PALO ALTO, Calif. (CNN/Money) -
There's no question that Tyco is a scary stock -- especially for the average investor.
Speculators, on the other hand, have every reason to sit up straight and take notice when a value guru like Bill Miller pounds the table. The Legg Mason fund manager told reporters Tuesday that he's still aggressively buying the stock, down more than 80 percent this year (for more on Miller's comments, click here).
The most salient point about Tyco -- and it's been made here before -- is that it's full of real businesses. Fire and security products account for nearly $14 billion in annual revenues. Electronic components are an $11 billion business. Healthcare is another $10 billion business. And CIT, the financial services unit Tyco is trying to unload, had 2001 sales of just over $6.2 billion.
So that's about $40 billion in revenues. The market gives Tyco a market capitalization of about $19 billion. The fear has been that Tyco won't be able to meet its debt payments, in part because of roadblocks to the CIT spinoff or sale.
That fear was somewhat allayed Wednesday evening when Tyco filed an amended registration statement moving it one step closer to an IPO of the unit. It is hoped that the IPO would raise close to $6 billion, and the stock was surging in after-hours trading.
But even if that jump holds, the valuation (at say $10 or $11 a share) assumes there's far more materially nasty stuff that needs to be uncovered at Tyco, as opposed to more instances of personal stupidity like the former CEO's alleged tax-evasion scheme and more incidences of self-dealing by top executives.
RECENTLY BY ADAM LASHINSKY
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"Tyco has real products and tangible assets, as opposed to a service or trading company, but even a strong castle is an unpleasant place to be during a siege of varying intensity and unknown duration," writes Legg Mason brokerage analyst Barry Bannister in a recent note to clients.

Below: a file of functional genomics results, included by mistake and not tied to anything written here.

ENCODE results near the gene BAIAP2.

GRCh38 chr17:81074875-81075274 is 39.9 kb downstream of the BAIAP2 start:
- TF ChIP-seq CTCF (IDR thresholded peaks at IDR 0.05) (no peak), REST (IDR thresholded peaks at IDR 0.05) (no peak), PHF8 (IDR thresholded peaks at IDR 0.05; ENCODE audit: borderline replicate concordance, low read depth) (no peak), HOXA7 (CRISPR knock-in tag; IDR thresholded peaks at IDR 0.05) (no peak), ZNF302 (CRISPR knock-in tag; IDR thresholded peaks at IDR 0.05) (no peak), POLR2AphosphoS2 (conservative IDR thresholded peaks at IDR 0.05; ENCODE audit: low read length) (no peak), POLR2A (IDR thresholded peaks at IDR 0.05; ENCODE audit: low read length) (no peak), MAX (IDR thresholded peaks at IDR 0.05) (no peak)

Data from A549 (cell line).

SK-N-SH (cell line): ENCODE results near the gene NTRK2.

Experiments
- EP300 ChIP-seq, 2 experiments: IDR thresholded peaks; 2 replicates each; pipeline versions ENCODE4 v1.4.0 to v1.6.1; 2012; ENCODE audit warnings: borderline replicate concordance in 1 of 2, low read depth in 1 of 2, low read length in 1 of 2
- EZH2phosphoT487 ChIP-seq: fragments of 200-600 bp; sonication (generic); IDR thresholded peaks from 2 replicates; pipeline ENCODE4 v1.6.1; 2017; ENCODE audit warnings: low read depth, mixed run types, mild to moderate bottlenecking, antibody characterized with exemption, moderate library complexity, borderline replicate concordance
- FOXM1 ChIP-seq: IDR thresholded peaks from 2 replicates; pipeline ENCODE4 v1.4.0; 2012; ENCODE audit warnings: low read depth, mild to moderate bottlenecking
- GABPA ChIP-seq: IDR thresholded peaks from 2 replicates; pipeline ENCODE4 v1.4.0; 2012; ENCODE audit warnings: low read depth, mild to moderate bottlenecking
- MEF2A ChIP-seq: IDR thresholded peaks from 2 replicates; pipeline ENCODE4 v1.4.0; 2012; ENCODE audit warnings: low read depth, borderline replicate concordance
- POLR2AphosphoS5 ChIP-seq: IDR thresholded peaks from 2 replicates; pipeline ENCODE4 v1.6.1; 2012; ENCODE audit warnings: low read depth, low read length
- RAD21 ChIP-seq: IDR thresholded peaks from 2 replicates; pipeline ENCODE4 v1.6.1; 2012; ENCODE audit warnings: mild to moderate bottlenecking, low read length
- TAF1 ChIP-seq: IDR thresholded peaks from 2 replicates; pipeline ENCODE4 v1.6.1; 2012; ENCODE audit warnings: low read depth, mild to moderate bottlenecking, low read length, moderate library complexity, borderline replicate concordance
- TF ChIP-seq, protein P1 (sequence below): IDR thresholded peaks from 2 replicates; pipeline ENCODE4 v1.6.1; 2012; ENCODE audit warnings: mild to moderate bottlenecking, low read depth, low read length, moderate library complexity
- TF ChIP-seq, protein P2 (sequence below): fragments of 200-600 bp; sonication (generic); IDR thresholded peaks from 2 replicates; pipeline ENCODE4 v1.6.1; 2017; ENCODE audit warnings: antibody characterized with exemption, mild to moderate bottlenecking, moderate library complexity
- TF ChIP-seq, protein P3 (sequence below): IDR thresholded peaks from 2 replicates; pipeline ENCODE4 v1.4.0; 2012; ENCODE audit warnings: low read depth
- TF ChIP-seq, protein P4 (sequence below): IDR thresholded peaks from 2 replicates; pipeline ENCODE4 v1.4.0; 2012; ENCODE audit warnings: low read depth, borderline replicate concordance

Bannister's sum-of-parts analysis on Tyco -- using conservative multiples and assuming less cash flow than the company has projected -- yields a value of $25 a share. Of course, he hasn't a clue when market conditions could allow Tyco to trade at what he thinks it's worth.
Tyco is a lot of things, but its businesses aren't a mirage (like some of Enron's). The company didn't invent a market for valves and then create wishful revenues based on them. The risk takers among us might act on that observation. The prudent investors should pull up a chair and watch.
Its and bits ...
Material Sciences This is an exceedingly small ($190 million market cap), exceedingly mundane company I used to follow in the Chicago area -- and it pulled off the incredible feat of hitting a new high every day last week.
Material Sciences (MSC: Research, Estimates), whose stock has traded in a split-adjusted range of $10 to $20 for about a decade, makes treated materials, like laminates. One of its end markets is disk drives, one of the least exciting sub-sectors in Silicon Valley.
Interestingly, the quiet Midwestern company has attracted large chunks of money from several big and arguably savvy mutual fund complexes. According to its recently released proxy statement, as of April 22, large fund groups that owned sizable stakes in Material Sciences included T. Rowe Price (12.9 percent), Gabelli (9.5 percent) and Dimensional Fund Advisors (8.6 percent). Thomson Financial Network doesn't show any analysts who cover Material Sciences. It trades for far less than one times sales.
PeoplePC The fire sale of Internet access provider PeoplePC to Earthlink (ELNK: Research, Estimates) Wednesday is another nice coda on the Internet era. PeoplePC was one of the very last makes-no-sense deals to get done, in August 2000.
Miraculously, the company raised $85 million, before the fees it paid its bankers, Chase H&Q, now JPMorgan H&Q. A big PeoplePC investor was Softbank, once a golden VC investor before duds like Buy.com, Webvan and Bluelight.com wrecked its record. Aside from a few days about a month after its IPO, PeoplePC's shares never went up. Its chart is a perfect illustration of a black-diamond ski slope flowing into a very long bunny hill.
Nordstrom The next family reunion of the Nordstroms promises to be interesting. On Monday Dan Nordstrom, cousin of the retailer's president, Blake Nordstrom, resigned his position as CEO of the company's online operation Nordstrom.com. He'll be leaving the company.
A Nordstrom (JWN: up $0.42 to $24.62, Research, Estimates) spokeswoman told the Associated Press that Dan Nordstrom and another executive, former Lands' End CEO Mike Smith, are planning "to do something where they can utilize their skills a little better." Ouch.
Adam Lashinsky is a senior writer for Fortune magazine. Send e-mail to Adam at firstname.lastname@example.org.
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